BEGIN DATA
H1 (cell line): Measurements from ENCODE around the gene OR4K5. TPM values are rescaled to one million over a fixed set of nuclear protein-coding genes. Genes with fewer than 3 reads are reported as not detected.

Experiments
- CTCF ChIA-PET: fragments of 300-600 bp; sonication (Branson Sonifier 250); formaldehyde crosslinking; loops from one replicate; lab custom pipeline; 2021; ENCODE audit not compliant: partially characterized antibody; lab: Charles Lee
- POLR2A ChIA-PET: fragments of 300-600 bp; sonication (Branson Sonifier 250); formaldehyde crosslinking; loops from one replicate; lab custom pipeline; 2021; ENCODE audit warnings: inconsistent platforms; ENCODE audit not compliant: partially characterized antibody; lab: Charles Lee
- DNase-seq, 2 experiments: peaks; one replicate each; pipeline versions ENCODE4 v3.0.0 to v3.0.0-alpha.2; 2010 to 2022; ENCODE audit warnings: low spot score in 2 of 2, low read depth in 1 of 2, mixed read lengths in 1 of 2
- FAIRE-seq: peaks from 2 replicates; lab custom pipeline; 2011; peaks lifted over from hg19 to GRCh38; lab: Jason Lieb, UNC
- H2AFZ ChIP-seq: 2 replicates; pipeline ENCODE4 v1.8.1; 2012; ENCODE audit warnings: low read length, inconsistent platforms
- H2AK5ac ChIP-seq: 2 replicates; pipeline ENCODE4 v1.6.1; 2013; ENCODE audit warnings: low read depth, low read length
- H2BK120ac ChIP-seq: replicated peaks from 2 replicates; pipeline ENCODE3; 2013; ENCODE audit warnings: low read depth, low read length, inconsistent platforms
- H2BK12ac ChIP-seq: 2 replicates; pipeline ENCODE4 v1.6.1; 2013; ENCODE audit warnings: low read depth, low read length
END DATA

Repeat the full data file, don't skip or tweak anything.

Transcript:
H1 (cell line): Measurements from ENCODE around the gene OR4K5. TPM values are rescaled to one million over a fixed set of nuclear protein-coding genes. Genes with fewer than 3 reads are reported as not detected.

Experiments
- CTCF ChIA-PET: fragments of 300-600 bp; sonication (Branson Sonifier 250); formaldehyde crosslinking; loops from one replicate; lab custom pipeline; 2021; ENCODE audit not compliant: partially characterized antibody; lab: Charles Lee
- POLR2A ChIA-PET: fragments of 300-600 bp; sonication (Branson Sonifier 250); formaldehyde crosslinking; loops from one replicate; lab custom pipeline; 2021; ENCODE audit warnings: inconsistent platforms; ENCODE audit not compliant: partially characterized antibody; lab: Charles Lee
- DNase-seq, 2 experiments: peaks; one replicate each; pipeline versions ENCODE4 v3.0.0 to v3.0.0-alpha.2; 2010 to 2022; ENCODE audit warnings: low spot score in 2 of 2, low read depth in 1 of 2, mixed read lengths in 1 of 2
- FAIRE-seq: peaks from 2 replicates; lab custom pipeline; 2011; peaks lifted over from hg19 to GRCh38; lab: Jason Lieb, UNC
- H2AFZ ChIP-seq: 2 replicates; pipeline ENCODE4 v1.8.1; 2012; ENCODE audit warnings: low read length, inconsistent platforms
- H2AK5ac ChIP-seq: 2 replicates; pipeline ENCODE4 v1.6.1; 2013; ENCODE audit warnings: low read depth, low read length
- H2BK120ac ChIP-seq: replicated peaks from 2 replicates; pipeline ENCODE3; 2013; ENCODE audit warnings: low read depth, low read length, inconsistent platforms
- H2BK12ac ChIP-seq: 2 replicates; pipeline ENCODE4 v1.6.1; 2013; ENCODE audit warnings: low read depth, low read length